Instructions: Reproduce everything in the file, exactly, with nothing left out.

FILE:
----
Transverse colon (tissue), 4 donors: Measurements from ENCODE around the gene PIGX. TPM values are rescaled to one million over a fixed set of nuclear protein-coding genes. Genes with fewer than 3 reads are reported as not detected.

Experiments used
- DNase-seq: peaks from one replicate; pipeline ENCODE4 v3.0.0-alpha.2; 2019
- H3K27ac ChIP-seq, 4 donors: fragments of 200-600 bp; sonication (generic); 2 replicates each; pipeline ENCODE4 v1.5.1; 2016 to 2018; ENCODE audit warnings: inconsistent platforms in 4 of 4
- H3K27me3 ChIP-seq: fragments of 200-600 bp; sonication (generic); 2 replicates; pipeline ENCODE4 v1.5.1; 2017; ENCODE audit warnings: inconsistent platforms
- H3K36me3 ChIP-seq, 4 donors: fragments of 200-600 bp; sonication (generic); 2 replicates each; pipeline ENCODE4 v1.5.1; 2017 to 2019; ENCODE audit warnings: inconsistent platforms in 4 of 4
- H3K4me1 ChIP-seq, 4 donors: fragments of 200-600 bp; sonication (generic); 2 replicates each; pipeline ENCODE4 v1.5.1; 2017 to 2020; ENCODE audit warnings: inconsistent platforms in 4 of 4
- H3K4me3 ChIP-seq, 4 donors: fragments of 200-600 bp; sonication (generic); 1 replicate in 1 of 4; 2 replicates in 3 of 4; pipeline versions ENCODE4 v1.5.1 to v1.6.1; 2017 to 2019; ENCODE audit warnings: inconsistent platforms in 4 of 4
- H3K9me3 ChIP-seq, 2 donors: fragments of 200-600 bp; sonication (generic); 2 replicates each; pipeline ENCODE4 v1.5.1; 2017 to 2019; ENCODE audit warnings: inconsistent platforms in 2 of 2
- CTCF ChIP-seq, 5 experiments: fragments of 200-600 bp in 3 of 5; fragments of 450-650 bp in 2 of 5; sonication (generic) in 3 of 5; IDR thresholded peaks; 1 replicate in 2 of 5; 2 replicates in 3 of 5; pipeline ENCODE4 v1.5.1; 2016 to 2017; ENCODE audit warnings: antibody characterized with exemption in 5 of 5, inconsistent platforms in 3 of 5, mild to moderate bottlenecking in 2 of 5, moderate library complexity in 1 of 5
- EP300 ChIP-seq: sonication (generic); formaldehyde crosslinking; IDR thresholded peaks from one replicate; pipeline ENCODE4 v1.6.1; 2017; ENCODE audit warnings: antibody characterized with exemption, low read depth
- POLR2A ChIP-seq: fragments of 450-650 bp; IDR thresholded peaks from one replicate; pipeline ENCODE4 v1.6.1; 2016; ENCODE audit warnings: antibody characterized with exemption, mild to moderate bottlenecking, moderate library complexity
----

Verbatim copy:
Transverse colon (tissue), 4 donors: Measurements from ENCODE around the gene PIGX. TPM values are rescaled to one million over a fixed set of nuclear protein-coding genes. Genes with fewer than 3 reads are reported as not detected.

Experiments used
- DNase-seq: peaks from one replicate; pipeline ENCODE4 v3.0.0-alpha.2; 2019
- H3K27ac ChIP-seq, 4 donors: fragments of 200-600 bp; sonication (generic); 2 replicates each; pipeline ENCODE4 v1.5.1; 2016 to 2018; ENCODE audit warnings: inconsistent platforms in 4 of 4
- H3K27me3 ChIP-seq: fragments of 200-600 bp; sonication (generic); 2 replicates; pipeline ENCODE4 v1.5.1; 2017; ENCODE audit warnings: inconsistent platforms
- H3K36me3 ChIP-seq, 4 donors: fragments of 200-600 bp; sonication (generic); 2 replicates each; pipeline ENCODE4 v1.5.1; 2017 to 2019; ENCODE audit warnings: inconsistent platforms in 4 of 4
- H3K4me1 ChIP-seq, 4 donors: fragments of 200-600 bp; sonication (generic); 2 replicates each; pipeline ENCODE4 v1.5.1; 2017 to 2020; ENCODE audit warnings: inconsistent platforms in 4 of 4
- H3K4me3 ChIP-seq, 4 donors: fragments of 200-600 bp; sonication (generic); 1 replicate in 1 of 4; 2 replicates in 3 of 4; pipeline versions ENCODE4 v1.5.1 to v1.6.1; 2017 to 2019; ENCODE audit warnings: inconsistent platforms in 4 of 4
- H3K9me3 ChIP-seq, 2 donors: fragments of 200-600 bp; sonication (generic); 2 replicates each; pipeline ENCODE4 v1.5.1; 2017 to 2019; ENCODE audit warnings: inconsistent platforms in 2 of 2
- CTCF ChIP-seq, 5 experiments: fragments of 200-600 bp in 3 of 5; fragments of 450-650 bp in 2 of 5; sonication (generic) in 3 of 5; IDR thresholded peaks; 1 replicate in 2 of 5; 2 replicates in 3 of 5; pipeline ENCODE4 v1.5.1; 2016 to 2017; ENCODE audit warnings: antibody characterized with exemption in 5 of 5, inconsistent platforms in 3 of 5, mild to moderate bottlenecking in 2 of 5, moderate library complexity in 1 of 5
- EP300 ChIP-seq: sonication (generic); formaldehyde crosslinking; IDR thresholded peaks from one replicate; pipeline ENCODE4 v1.6.1; 2017; ENCODE audit warnings: antibody characterized with exemption, low read depth
- POLR2A ChIP-seq: fragments of 450-650 bp; IDR thresholded peaks from one replicate; pipeline ENCODE4 v1.6.1; 2016; ENCODE audit warnings: antibody characterized with exemption, mild to moderate bottlenecking, moderate library complexity